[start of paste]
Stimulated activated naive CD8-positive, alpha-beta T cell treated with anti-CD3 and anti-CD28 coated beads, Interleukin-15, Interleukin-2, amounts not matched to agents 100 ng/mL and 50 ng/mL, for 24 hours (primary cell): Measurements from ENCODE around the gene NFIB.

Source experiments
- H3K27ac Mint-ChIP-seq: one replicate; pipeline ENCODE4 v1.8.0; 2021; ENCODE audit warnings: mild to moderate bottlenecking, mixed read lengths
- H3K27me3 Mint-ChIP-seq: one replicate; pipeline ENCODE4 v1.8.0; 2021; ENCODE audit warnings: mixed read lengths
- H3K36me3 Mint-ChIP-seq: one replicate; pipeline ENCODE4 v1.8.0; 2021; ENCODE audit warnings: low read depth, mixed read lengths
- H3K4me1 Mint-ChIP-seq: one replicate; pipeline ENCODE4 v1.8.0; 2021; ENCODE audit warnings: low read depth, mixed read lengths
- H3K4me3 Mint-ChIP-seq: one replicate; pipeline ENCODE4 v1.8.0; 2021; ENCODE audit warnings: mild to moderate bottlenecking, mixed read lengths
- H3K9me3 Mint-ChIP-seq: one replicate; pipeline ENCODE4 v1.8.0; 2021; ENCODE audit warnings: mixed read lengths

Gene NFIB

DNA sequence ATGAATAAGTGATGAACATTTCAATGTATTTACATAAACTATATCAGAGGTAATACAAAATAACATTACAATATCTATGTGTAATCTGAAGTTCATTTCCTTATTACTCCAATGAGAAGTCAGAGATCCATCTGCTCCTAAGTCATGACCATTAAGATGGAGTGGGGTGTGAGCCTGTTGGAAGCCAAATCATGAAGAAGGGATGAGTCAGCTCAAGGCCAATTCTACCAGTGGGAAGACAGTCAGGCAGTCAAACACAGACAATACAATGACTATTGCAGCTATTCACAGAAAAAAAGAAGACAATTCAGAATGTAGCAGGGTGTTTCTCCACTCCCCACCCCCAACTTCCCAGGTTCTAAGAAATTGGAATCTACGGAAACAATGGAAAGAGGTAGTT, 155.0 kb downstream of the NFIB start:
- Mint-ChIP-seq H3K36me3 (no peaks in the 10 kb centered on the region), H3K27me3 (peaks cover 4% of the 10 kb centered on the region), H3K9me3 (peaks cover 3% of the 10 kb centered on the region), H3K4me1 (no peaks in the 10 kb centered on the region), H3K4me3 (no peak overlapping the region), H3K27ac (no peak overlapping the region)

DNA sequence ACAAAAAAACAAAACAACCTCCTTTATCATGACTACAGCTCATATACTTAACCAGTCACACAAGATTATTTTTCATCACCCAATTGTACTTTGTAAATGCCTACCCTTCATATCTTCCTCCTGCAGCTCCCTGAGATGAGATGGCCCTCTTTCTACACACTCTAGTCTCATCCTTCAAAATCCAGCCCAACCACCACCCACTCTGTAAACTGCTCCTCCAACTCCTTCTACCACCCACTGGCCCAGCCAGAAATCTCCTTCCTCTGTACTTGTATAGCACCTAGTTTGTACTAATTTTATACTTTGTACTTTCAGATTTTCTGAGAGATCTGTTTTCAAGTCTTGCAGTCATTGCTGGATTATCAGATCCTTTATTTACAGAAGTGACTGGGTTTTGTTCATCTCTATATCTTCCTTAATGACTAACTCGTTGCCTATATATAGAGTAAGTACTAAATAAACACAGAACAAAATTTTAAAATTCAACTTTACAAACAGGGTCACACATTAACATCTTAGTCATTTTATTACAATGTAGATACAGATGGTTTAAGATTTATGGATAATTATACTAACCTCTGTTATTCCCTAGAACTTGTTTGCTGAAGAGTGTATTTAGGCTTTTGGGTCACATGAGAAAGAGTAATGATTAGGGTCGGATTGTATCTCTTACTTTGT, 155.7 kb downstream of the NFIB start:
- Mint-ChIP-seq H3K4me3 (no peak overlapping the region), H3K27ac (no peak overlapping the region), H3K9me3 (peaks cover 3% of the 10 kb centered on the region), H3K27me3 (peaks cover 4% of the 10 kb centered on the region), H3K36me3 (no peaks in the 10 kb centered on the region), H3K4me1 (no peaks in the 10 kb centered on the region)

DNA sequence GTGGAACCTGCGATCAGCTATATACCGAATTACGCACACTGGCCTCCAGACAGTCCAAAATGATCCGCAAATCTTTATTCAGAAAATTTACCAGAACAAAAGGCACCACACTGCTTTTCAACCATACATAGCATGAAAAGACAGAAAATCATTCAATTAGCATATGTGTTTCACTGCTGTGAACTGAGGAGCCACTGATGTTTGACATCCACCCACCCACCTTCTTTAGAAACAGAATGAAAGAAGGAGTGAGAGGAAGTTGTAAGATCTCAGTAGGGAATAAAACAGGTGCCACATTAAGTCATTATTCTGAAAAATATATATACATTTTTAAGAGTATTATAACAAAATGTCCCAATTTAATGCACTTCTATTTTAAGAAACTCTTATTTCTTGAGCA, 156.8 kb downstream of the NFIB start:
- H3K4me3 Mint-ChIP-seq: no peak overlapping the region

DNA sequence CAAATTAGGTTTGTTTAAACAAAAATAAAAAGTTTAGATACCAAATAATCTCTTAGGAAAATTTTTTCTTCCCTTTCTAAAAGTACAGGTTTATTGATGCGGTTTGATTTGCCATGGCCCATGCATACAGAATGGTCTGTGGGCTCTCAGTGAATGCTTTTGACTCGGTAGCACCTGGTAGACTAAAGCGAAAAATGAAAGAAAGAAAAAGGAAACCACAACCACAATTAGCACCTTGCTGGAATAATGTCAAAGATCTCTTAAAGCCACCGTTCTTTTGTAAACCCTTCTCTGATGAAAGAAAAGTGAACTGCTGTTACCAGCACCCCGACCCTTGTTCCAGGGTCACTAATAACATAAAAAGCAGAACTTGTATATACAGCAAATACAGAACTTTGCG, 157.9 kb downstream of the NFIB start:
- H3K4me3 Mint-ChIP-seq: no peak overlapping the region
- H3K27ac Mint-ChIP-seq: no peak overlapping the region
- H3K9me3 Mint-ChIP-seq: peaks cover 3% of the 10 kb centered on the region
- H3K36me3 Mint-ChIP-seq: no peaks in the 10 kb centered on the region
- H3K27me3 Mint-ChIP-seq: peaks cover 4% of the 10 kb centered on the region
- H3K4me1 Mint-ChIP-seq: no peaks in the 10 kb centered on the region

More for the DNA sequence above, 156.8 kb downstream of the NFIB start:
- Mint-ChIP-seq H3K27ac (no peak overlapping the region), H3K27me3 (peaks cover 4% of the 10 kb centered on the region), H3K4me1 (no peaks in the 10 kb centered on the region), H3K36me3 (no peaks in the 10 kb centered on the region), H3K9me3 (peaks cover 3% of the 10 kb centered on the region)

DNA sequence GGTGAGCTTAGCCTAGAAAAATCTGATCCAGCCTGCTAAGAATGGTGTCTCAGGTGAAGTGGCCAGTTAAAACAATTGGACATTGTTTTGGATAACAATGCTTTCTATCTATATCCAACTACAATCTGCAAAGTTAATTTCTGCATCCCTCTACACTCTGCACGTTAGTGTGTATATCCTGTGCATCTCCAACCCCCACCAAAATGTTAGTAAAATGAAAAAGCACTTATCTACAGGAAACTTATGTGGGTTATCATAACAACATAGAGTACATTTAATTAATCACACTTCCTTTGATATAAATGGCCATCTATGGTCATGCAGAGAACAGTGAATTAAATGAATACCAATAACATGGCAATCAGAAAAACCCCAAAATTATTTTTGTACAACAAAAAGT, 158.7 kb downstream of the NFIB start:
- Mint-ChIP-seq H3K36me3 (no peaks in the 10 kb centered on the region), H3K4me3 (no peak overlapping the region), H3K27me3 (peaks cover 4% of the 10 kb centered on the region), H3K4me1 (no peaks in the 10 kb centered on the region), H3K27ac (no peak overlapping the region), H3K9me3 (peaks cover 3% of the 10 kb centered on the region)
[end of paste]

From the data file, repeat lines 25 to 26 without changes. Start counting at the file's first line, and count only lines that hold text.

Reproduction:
DNA sequence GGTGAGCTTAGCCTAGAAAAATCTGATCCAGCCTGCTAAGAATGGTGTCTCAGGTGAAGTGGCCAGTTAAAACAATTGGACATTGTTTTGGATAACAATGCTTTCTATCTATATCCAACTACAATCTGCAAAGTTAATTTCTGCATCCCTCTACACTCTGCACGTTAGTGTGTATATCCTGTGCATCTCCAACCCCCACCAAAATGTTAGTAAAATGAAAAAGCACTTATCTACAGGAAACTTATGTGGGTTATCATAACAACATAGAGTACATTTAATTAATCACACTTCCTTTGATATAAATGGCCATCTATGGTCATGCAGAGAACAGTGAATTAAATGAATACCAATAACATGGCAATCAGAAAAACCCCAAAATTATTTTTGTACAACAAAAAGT, 158.7 kb downstream of the NFIB start:
- Mint-ChIP-seq H3K36me3 (no peaks in the 10 kb centered on the region), H3K4me3 (no peak overlapping the region), H3K27me3 (peaks cover 4% of the 10 kb centered on the region), H3K4me1 (no peaks in the 10 kb centered on the region), H3K27ac (no peak overlapping the region), H3K9me3 (peaks cover 3% of the 10 kb centered on the region)